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About TheR0ver

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  • Birthday January 10

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    Ontario, Canada

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  1. @ Trufan Thank you. If you were to compare a normal CD to a 96/24 would you hear the difference through computer speakers? Well, depending on your musical ear, yes. Would it be better to play the music on a higher end stereo with proper hi-fi speakers? Yes You can obtain the 96/24 files in two ways : 1. With the download card provided in the 'Super Deluxe Box Set" 2. Purchasing the 96/24 files from an HD file online store, such as HDTracks.
  2. @pujols I did the same thing, playing on my home Denon.
  3. @Trufan I will try to explain it as briefly and as un technical as possible. 96/24 stands for the bit rate that the Zeppelin tracks have been re mastered digitally. 24 bits at 96 kHz. We are used to listening to CD's which are only 16 bits at 44.1 kHz. Think of it this way, 96/24 music tracks are larger in comparison to their CD counterparts, and even larger still than their MP3 equivalents. Why is that? Because the music track (or file) contains more information. When CD's were made, they cut out the information, or sounds, they thought theoretically we couldn't hear anyways. They did this so the music could fit on a 650mb CD. But then DVD's came along, which, as you probably know, can hold 4.7 GB of information. So....7 times more data/information. So someone said, lets add the information back in by re mastering another digital file from the "master tapes" ( right from the source) at 96/24. If you listen to "Out on the Tiles", for example, on the re mastered Zep 3,( in 96/24) listen for the guitars, but also listen for the sound of the cymbals. The sound of the cymbals resonate longer after they've ben hit.( to describe it visually, if the sound of impact on a cymbal was like a stone thrown into a pond, the ripples would last longer, and travel farther) That's the best way I can give one example, being a drummer as well. Clearer or muddier? lol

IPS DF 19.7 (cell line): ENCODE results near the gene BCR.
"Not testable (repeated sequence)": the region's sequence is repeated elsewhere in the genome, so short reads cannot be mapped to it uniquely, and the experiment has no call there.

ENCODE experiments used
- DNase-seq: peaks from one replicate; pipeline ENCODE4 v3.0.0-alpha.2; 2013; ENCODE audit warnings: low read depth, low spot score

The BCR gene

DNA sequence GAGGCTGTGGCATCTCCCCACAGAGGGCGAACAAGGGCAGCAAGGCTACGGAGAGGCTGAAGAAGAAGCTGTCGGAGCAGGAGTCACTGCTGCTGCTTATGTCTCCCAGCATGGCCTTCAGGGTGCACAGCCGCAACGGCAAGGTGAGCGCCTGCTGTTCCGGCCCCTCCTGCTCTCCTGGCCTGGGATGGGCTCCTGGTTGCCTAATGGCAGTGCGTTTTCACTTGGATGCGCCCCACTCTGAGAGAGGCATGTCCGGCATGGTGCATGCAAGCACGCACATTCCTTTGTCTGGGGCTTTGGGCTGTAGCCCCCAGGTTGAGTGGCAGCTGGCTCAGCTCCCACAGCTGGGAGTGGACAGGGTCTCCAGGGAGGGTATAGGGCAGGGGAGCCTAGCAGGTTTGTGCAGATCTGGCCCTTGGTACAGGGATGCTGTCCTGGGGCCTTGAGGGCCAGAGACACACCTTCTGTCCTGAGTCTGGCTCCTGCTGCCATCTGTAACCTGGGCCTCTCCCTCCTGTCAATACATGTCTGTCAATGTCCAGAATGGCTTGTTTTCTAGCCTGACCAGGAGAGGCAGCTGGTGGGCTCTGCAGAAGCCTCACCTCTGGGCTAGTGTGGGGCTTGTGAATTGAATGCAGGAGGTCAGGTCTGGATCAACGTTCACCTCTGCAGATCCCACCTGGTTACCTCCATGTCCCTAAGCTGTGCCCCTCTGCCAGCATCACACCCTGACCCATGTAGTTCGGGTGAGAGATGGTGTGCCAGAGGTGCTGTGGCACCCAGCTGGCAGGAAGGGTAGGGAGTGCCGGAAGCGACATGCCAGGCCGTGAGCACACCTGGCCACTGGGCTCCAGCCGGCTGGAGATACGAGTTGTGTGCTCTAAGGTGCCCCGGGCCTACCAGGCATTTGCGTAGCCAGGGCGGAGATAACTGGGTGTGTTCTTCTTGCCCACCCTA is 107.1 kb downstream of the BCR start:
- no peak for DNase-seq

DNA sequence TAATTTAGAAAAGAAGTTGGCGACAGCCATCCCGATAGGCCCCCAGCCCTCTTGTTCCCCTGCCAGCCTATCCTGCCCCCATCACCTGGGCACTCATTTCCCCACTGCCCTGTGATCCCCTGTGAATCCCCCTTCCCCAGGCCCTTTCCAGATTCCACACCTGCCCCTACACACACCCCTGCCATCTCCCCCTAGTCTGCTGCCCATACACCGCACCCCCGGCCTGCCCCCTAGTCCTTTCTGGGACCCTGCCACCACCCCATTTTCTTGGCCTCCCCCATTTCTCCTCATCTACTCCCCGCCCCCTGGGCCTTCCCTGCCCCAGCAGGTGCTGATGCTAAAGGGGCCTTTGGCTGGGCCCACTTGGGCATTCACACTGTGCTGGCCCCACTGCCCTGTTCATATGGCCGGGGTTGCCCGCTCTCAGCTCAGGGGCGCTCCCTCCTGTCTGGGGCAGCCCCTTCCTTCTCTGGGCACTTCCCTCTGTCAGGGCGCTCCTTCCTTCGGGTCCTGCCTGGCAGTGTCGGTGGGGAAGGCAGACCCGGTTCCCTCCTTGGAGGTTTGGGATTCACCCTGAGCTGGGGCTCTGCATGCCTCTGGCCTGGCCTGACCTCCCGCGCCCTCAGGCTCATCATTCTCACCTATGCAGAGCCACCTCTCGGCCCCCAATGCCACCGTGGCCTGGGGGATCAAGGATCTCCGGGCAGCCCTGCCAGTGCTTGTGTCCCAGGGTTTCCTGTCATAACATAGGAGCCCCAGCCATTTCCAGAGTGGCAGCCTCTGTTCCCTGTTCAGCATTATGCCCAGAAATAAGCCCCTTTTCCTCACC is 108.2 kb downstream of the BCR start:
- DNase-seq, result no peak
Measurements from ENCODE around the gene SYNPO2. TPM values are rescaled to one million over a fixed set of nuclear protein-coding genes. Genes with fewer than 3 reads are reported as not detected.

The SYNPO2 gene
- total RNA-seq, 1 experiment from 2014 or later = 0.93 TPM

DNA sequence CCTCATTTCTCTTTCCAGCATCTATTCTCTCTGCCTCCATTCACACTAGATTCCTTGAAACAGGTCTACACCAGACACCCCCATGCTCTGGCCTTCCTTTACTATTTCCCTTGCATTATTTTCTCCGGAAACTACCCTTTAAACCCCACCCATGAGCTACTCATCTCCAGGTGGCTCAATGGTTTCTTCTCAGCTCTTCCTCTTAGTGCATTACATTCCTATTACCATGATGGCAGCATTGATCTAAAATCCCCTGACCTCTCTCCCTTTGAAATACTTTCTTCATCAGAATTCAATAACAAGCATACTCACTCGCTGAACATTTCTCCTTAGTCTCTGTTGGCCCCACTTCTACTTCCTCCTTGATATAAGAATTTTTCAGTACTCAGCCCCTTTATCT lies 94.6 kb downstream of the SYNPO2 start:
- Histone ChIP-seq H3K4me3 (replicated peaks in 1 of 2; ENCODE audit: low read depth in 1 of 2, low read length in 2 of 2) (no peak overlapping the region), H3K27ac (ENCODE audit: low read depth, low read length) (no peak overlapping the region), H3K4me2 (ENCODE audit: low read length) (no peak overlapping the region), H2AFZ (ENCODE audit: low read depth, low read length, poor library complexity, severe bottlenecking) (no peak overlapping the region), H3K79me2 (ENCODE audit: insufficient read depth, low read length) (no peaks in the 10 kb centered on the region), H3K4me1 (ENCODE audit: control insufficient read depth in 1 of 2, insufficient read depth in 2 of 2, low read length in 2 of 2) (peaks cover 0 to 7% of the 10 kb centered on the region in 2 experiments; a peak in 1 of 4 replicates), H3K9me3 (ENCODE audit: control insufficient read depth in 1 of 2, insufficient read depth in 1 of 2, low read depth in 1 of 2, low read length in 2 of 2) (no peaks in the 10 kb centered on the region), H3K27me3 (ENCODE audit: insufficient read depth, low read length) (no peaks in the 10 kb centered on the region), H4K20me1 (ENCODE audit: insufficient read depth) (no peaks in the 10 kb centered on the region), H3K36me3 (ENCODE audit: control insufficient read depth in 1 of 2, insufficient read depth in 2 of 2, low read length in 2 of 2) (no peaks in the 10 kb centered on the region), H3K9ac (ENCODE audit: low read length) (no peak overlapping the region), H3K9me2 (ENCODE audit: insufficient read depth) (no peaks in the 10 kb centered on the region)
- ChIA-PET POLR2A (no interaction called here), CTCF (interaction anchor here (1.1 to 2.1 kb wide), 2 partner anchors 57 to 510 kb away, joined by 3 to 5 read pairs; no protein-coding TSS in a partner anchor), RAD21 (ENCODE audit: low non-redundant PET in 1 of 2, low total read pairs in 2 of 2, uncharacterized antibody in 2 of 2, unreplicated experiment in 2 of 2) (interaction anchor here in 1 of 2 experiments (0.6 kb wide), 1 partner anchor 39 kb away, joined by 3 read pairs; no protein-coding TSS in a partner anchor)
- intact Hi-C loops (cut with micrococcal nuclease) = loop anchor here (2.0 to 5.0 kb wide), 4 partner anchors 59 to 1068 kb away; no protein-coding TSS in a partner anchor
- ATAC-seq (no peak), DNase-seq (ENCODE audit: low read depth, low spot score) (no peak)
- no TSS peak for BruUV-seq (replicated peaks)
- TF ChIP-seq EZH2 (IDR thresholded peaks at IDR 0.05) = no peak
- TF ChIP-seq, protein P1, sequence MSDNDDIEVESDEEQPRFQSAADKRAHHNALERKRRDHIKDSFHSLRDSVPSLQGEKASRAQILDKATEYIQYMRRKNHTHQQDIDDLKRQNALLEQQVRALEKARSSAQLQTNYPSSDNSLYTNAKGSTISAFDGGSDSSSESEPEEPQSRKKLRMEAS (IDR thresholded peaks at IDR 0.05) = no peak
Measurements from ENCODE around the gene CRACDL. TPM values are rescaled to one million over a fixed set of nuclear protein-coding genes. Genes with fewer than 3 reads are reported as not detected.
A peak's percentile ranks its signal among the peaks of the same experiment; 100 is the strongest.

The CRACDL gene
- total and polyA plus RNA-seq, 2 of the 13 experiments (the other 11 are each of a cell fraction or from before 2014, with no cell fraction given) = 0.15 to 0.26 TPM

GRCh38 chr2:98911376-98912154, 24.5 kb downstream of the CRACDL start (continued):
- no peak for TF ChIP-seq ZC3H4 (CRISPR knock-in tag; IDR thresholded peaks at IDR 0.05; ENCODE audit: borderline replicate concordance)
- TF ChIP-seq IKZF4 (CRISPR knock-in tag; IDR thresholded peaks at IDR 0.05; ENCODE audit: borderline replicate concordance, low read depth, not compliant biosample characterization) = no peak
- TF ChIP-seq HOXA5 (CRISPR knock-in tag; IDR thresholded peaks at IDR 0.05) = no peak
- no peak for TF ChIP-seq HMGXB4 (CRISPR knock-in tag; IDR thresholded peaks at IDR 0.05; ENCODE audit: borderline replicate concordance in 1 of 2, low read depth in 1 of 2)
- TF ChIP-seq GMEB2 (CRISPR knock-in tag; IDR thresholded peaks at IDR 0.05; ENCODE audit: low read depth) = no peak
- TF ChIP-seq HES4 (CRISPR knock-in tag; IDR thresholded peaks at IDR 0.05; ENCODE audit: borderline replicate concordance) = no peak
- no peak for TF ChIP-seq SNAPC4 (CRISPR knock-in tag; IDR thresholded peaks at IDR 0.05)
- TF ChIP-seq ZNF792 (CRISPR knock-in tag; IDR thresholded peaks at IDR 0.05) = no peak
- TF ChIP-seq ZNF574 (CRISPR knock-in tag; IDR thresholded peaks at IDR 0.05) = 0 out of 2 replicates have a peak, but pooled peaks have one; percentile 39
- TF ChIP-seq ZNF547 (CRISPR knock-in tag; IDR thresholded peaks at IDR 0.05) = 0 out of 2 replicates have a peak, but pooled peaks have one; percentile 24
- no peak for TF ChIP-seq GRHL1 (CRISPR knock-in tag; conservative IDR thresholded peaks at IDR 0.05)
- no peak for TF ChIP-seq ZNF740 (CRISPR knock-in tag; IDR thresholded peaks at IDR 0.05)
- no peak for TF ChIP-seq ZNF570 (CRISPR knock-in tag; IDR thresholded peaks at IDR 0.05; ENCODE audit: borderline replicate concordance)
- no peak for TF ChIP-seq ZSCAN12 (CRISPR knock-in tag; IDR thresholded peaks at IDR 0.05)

4. Well, Mr. Page said he wanted to remind people "what a fucking good band Led Zeppelin was" and he has definitely succeeded. I just downloaded the 96/24 tracks from HDTracks and they sound amazing. I encourage everyone who has the box set to use their download card, or purchase them separately, as I did. I have just finished listening to Zeppelin III, and you can very easily see the marked sonic improvement. The music is clear and clean, although I wish it was more than just 2 channel, 5.1 would be ideal, but at the very least 2.1 for better bass. However, it is an experience I recommend to any Zeppelin fan. Listen to the music in 96/24